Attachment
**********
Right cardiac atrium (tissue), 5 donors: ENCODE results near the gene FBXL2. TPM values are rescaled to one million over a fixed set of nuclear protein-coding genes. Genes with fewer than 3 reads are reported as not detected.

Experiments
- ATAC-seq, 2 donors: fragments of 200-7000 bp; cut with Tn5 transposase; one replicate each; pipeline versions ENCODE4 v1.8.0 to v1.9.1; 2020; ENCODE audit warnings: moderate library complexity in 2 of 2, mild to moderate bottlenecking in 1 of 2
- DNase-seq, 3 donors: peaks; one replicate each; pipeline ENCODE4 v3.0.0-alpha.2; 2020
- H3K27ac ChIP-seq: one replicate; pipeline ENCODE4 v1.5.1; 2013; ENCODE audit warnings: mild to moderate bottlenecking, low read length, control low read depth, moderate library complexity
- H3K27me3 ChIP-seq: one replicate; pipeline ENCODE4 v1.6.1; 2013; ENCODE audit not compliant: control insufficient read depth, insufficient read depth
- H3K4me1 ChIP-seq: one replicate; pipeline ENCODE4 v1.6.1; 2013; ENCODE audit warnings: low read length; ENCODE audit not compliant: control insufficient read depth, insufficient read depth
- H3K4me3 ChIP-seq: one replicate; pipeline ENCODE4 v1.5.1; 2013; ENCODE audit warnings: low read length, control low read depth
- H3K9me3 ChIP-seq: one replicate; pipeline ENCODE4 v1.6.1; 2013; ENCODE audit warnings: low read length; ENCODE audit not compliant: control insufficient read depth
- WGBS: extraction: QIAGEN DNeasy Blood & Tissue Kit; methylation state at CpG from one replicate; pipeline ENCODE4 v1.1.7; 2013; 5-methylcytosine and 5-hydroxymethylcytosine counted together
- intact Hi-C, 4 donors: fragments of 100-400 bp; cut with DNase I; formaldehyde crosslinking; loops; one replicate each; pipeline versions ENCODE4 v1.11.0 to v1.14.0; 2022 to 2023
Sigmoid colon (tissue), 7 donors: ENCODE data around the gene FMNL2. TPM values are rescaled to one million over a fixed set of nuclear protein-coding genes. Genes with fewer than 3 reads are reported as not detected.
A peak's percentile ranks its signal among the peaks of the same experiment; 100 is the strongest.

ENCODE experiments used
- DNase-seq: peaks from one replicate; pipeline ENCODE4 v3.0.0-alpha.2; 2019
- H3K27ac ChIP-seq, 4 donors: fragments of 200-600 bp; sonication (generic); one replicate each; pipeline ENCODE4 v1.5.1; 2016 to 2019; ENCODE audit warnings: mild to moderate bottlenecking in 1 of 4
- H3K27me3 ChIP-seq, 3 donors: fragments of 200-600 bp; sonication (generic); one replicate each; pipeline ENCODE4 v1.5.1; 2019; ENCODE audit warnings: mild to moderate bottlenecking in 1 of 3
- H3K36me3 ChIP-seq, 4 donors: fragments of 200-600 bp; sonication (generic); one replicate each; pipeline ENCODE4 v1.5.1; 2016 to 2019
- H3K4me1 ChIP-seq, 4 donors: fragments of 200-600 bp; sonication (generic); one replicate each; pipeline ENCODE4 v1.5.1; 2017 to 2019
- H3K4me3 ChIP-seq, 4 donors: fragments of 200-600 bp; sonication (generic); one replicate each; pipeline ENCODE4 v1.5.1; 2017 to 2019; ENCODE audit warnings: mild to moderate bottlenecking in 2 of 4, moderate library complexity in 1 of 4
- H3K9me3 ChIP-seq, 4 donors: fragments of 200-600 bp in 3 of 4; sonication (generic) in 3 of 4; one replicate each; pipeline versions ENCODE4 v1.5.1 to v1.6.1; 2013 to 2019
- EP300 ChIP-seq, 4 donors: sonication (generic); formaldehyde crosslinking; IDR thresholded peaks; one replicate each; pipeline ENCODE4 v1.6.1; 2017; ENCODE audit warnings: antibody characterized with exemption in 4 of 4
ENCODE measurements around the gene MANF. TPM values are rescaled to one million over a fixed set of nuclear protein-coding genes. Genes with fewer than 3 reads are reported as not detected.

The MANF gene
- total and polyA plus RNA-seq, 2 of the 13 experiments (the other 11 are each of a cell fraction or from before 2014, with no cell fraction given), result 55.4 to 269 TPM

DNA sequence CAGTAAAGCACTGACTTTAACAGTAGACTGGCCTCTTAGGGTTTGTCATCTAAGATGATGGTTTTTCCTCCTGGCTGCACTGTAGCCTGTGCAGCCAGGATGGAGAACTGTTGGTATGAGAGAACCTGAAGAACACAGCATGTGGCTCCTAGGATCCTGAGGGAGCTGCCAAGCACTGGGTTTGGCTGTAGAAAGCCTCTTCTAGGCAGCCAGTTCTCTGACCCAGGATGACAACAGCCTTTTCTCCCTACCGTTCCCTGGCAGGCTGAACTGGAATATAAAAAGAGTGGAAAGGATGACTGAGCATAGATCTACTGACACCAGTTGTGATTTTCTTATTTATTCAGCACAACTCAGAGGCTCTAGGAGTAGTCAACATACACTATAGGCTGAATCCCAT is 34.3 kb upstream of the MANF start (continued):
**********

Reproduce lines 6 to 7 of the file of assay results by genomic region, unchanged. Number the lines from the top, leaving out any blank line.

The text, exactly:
- H3K27me3 ChIP-seq: one replicate; pipeline ENCODE4 v1.6.1; 2013; ENCODE audit not compliant: control insufficient read depth, insufficient read depth
- H3K4me1 ChIP-seq: one replicate; pipeline ENCODE4 v1.6.1; 2013; ENCODE audit warnings: low read length; ENCODE audit not compliant: control insufficient read depth, insufficient read depth